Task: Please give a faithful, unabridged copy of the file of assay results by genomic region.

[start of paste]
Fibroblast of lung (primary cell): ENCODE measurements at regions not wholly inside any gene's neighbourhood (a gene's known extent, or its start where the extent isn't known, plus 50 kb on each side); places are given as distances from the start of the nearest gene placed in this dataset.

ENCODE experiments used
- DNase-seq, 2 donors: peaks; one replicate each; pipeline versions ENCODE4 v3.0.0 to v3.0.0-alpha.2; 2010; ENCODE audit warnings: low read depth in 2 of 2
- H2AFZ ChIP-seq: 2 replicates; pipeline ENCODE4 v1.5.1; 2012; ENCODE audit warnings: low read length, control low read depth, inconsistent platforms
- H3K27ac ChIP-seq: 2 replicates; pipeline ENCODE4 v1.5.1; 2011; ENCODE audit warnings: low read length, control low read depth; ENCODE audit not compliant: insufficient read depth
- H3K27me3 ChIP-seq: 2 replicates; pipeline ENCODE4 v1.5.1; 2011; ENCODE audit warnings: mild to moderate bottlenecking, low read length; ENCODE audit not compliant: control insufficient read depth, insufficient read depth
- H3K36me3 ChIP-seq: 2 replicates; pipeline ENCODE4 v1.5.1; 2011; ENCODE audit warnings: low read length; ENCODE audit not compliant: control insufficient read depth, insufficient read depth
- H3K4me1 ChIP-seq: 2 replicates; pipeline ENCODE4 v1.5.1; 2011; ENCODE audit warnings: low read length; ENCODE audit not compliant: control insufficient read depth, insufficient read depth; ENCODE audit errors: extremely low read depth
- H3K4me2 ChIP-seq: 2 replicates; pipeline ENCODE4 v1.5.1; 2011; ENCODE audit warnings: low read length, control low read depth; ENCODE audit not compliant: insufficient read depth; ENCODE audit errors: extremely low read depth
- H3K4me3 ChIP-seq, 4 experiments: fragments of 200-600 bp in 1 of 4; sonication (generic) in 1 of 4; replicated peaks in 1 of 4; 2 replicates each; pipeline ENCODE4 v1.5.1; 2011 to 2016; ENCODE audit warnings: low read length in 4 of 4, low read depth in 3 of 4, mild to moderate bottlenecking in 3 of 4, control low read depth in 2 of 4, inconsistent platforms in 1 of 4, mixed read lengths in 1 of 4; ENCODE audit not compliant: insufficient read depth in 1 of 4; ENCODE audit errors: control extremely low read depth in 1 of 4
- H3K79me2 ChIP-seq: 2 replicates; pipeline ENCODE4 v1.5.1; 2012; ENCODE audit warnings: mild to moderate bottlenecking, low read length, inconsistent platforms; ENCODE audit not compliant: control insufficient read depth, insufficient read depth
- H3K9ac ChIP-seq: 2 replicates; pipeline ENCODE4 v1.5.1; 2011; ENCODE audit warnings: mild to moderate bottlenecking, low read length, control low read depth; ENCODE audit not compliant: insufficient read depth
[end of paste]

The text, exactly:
Fibroblast of lung (primary cell): ENCODE measurements at regions not wholly inside any gene's neighbourhood (a gene's known extent, or its start where the extent isn't known, plus 50 kb on each side); places are given as distances from the start of the nearest gene placed in this dataset.

ENCODE experiments used
- DNase-seq, 2 donors: peaks; one replicate each; pipeline versions ENCODE4 v3.0.0 to v3.0.0-alpha.2; 2010; ENCODE audit warnings: low read depth in 2 of 2
- H2AFZ ChIP-seq: 2 replicates; pipeline ENCODE4 v1.5.1; 2012; ENCODE audit warnings: low read length, control low read depth, inconsistent platforms
- H3K27ac ChIP-seq: 2 replicates; pipeline ENCODE4 v1.5.1; 2011; ENCODE audit warnings: low read length, control low read depth; ENCODE audit not compliant: insufficient read depth
- H3K27me3 ChIP-seq: 2 replicates; pipeline ENCODE4 v1.5.1; 2011; ENCODE audit warnings: mild to moderate bottlenecking, low read length; ENCODE audit not compliant: control insufficient read depth, insufficient read depth
- H3K36me3 ChIP-seq: 2 replicates; pipeline ENCODE4 v1.5.1; 2011; ENCODE audit warnings: low read length; ENCODE audit not compliant: control insufficient read depth, insufficient read depth
- H3K4me1 ChIP-seq: 2 replicates; pipeline ENCODE4 v1.5.1; 2011; ENCODE audit warnings: low read length; ENCODE audit not compliant: control insufficient read depth, insufficient read depth; ENCODE audit errors: extremely low read depth
- H3K4me2 ChIP-seq: 2 replicates; pipeline ENCODE4 v1.5.1; 2011; ENCODE audit warnings: low read length, control low read depth; ENCODE audit not compliant: insufficient read depth; ENCODE audit errors: extremely low read depth
- H3K4me3 ChIP-seq, 4 experiments: fragments of 200-600 bp in 1 of 4; sonication (generic) in 1 of 4; replicated peaks in 1 of 4; 2 replicates each; pipeline ENCODE4 v1.5.1; 2011 to 2016; ENCODE audit warnings: low read length in 4 of 4, low read depth in 3 of 4, mild to moderate bottlenecking in 3 of 4, control low read depth in 2 of 4, inconsistent platforms in 1 of 4, mixed read lengths in 1 of 4; ENCODE audit not compliant: insufficient read depth in 1 of 4; ENCODE audit errors: control extremely low read depth in 1 of 4
- H3K79me2 ChIP-seq: 2 replicates; pipeline ENCODE4 v1.5.1; 2012; ENCODE audit warnings: mild to moderate bottlenecking, low read length, inconsistent platforms; ENCODE audit not compliant: control insufficient read depth, insufficient read depth
- H3K9ac ChIP-seq: 2 replicates; pipeline ENCODE4 v1.5.1; 2011; ENCODE audit warnings: mild to moderate bottlenecking, low read length, control low read depth; ENCODE audit not compliant: insufficient read depth